Feel free to make yourself at home and see what our community is all about!
Bounded by the bustling North Hollywood thoroughfares of Camarillo Street to the north, Riverside Drive to the west and south, and Vineland Avenue to the east, lies the vibrant little community of West Toluca Lake Real Estate. Fast becoming one of the best unkept secrets in the East Valley, this charming neighborhood is comprised of an architecturally diverse collection of sturdy, demure homes set on deceptively generous lots.
|The dappled sidewalks of Blix Street, the great trees of Kling, the “Castle” of Hortense, and the shady seclusion of Sarah all contribute to the unique ambience of this hidden hamlet. The short north/south stretches of Elmer and Bellflower Streets tie it all together. Made up of approximately 260 homes and various well-maintained boundary apartment dwellings, West Toluca Lake sits in enviably close proximity to Hollywood, Burbank, Studio City, Toluca Lake, Universal City, the shops of Ventura Boulevard and the trendy NoHo Arts district. The tangle of nearby intersecting freeways can easily send you in any direction.
In the early 1900’s, wealthy land developer Isaac Lankershim bought and subdivided some of the old mission rancho land in the San Fernando Valley. This area was originally called “Lankershim” after him, and the intersection of Vineland, Camarillo, and Lankershim was known as “Five Corners.” Local businessmen hoped to capitalize on the growing glamour of Hollywood, and soon the area became known as “North Hollywood.” The history of West Toluca Lake dates back to the 1920’s, when the first houses here were built. At the time, the city of Los Angeles had aldermen instead of councilmen. The local Valley aldermen picked our community, then known as “Lankershim Gardens,” in which to live. Through their influence, Lankershim Gardens had some of the first cement streets in North Hollywood, better light fixtures, and spacious lots. In this bygone era, groves of citrus trees abounded, the Tujunga Wash was an open, sandy bank, and the Red Car would take you all the way through the Cahuenga Pass to Long Beach for ten cents. Movie studios were springing up like mushrooms, and Universal, Warner Bros., and Walt Disney all made their homes nearby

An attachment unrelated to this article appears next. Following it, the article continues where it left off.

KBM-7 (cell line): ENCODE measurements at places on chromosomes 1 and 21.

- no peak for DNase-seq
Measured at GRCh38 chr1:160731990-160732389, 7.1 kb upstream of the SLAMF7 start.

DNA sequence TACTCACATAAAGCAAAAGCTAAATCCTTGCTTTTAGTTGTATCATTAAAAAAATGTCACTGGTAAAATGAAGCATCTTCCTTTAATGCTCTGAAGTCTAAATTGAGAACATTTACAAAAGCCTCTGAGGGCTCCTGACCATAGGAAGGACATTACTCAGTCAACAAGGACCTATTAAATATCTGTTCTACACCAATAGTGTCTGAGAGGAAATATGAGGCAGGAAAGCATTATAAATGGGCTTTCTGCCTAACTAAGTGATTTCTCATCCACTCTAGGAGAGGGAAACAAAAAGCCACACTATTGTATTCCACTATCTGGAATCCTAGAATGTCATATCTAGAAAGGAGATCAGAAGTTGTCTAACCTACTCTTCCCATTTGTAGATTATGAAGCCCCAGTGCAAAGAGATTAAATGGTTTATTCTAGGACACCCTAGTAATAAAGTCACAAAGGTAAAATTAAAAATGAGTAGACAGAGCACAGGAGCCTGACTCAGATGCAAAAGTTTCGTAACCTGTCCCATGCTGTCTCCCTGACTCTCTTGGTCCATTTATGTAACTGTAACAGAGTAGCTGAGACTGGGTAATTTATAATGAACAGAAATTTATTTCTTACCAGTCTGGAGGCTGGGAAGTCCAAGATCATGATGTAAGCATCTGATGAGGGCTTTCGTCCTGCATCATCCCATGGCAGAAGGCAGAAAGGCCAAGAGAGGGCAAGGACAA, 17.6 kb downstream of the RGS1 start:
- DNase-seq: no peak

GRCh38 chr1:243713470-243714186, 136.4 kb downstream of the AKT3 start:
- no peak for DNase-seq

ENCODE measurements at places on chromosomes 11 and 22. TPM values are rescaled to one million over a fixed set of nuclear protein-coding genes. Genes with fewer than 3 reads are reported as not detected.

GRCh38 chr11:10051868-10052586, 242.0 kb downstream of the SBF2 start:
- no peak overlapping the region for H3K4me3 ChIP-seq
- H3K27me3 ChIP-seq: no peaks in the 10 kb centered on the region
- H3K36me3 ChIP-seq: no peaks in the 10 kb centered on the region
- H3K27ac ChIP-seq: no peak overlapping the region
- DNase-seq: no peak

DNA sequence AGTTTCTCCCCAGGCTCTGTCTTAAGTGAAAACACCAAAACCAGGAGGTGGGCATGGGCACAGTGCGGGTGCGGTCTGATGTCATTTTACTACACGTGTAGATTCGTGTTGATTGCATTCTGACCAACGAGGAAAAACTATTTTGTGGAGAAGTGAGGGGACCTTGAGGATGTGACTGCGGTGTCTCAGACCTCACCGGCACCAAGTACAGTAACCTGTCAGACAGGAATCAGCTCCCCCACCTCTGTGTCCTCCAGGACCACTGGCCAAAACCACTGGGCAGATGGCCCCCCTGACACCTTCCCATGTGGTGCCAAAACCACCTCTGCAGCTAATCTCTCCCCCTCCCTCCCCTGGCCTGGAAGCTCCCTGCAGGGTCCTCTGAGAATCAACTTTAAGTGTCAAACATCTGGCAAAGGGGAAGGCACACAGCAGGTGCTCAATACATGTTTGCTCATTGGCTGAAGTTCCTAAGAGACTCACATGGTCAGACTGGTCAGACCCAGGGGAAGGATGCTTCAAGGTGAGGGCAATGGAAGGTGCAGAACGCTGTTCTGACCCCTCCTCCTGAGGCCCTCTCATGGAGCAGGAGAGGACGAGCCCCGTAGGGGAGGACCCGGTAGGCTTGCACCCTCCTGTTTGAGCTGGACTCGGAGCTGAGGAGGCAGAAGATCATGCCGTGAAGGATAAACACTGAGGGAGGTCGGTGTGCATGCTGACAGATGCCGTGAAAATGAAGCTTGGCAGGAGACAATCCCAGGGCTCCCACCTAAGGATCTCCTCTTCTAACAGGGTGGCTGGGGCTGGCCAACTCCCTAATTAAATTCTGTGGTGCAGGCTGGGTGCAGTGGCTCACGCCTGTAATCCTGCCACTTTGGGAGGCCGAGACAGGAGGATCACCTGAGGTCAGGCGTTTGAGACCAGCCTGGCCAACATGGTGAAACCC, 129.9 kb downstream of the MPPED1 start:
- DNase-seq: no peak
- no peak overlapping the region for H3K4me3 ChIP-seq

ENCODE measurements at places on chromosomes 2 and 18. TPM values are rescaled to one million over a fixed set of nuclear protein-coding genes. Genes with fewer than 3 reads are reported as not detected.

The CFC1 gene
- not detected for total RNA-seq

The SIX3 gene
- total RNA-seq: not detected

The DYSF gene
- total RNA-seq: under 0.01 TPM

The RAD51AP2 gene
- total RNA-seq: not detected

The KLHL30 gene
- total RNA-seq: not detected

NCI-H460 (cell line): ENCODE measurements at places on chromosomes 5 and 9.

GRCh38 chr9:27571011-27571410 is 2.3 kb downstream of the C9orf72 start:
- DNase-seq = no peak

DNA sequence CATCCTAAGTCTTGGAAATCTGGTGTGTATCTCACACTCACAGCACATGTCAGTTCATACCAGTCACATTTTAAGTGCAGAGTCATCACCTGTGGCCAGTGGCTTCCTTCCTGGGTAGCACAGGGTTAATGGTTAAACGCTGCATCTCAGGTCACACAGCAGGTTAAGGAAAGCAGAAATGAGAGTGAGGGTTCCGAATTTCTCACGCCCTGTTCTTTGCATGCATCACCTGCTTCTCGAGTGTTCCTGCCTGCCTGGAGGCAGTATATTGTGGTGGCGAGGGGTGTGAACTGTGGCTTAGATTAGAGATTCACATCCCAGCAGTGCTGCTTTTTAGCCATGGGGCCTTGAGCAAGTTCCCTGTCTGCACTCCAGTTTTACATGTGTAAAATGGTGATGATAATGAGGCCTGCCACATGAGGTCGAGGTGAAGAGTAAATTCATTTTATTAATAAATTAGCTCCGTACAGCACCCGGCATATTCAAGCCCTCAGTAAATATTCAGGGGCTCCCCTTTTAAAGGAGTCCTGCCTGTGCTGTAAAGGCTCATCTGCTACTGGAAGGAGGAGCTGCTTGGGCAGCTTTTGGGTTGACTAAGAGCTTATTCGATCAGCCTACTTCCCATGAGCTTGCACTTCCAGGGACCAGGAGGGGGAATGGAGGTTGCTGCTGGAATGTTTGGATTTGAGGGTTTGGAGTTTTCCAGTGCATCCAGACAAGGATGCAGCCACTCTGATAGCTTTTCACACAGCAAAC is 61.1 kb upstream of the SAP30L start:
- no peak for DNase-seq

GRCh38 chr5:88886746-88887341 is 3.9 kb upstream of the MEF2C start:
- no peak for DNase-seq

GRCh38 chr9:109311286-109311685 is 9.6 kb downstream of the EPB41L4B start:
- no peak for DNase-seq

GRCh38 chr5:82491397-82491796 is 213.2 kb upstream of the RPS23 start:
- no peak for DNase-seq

|Lankershim Gardens eventually blended into North Hollywood, and our neighborhood was called North Hollywood for decades. The movement to become “West Toluca Lake” was started by former resident Shone Kirkpatrick, who lived on Blix, in the mid- 1990’s. Shone (pronounced “Shawn”) felt this neighborhood needed an individual identity, and teamed with fellow neighbors to make a committee. The committee consisted of Amick Byram, Gretchen Schreck, and Karen Collier. Shone’s biggest achievement was the development of the West Toluca Lake Resident’s Association, of which he was the first President. The Association would be the driving force behind the continuing enhancements of West Toluca Lake. One of the initial goals was to select the name for our community. The three choices that made the ballot were “Toluca Corners,” “Toluca Village,” and “West Toluca Lake.” Shone was hoping for Toluca Village, and was so confident that it would be selected that all of the papers to be submitted to the State featured Toluca Village, and had to be refiled. West Toluca Lake was established in 1995. The name change became official in August, 1996, and the city of Los Angeles put up “West Toluca Lake” signs along the borders.